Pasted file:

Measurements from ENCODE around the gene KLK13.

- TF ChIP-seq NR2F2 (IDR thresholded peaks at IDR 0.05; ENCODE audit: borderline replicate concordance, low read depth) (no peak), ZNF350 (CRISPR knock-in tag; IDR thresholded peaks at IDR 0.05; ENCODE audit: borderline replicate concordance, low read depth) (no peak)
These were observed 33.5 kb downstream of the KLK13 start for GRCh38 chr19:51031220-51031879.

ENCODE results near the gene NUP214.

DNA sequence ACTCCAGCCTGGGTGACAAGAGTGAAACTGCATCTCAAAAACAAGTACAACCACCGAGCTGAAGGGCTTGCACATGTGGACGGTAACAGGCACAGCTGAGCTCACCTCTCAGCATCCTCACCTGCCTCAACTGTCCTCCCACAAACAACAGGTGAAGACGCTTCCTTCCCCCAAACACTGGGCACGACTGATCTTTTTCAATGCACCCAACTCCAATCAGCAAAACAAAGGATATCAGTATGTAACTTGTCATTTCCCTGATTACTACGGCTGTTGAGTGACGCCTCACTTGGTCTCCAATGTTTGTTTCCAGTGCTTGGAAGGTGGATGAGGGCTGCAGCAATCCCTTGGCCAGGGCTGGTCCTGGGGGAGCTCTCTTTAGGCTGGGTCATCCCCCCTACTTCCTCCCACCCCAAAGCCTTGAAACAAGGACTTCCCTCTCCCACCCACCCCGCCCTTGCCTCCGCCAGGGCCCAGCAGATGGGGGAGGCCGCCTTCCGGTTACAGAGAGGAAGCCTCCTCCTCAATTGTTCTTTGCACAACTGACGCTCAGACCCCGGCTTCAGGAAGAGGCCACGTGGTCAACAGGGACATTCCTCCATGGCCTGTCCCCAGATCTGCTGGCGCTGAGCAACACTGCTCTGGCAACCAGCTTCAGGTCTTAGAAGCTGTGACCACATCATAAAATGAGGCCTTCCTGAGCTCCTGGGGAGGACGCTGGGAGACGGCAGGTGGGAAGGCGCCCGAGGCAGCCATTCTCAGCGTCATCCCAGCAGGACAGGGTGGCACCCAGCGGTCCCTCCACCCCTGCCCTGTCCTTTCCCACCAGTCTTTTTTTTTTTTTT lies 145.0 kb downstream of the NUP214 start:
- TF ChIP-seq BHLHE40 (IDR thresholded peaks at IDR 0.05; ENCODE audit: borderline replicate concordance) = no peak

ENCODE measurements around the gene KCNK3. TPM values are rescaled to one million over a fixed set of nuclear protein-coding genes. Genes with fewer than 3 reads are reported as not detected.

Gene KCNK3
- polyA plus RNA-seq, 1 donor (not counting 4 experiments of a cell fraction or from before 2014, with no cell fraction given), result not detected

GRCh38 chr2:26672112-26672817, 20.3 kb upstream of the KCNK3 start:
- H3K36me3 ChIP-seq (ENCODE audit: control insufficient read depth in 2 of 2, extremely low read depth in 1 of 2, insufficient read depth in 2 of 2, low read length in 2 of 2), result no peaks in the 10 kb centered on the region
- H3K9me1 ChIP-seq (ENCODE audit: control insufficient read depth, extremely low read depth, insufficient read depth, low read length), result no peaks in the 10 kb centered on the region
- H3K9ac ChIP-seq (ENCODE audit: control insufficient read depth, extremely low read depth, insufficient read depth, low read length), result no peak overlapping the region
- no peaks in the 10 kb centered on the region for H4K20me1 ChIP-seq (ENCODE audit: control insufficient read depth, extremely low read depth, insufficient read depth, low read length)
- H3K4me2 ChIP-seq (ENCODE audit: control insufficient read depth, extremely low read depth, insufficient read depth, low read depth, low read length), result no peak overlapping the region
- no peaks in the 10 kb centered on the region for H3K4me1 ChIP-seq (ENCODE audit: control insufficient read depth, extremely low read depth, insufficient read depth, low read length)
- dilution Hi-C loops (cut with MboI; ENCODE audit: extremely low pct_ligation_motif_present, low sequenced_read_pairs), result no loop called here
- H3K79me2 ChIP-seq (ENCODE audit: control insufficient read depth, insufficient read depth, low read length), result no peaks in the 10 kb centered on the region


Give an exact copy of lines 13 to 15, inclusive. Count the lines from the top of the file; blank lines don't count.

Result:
- H3K9ac ChIP-seq (ENCODE audit: control insufficient read depth, extremely low read depth, insufficient read depth, low read length), result no peak overlapping the region
- no peaks in the 10 kb centered on the region for H4K20me1 ChIP-seq (ENCODE audit: control insufficient read depth, extremely low read depth, insufficient read depth, low read length)
- H3K4me2 ChIP-seq (ENCODE audit: control insufficient read depth, extremely low read depth, insufficient read depth, low read depth, low read length), result no peak overlapping the region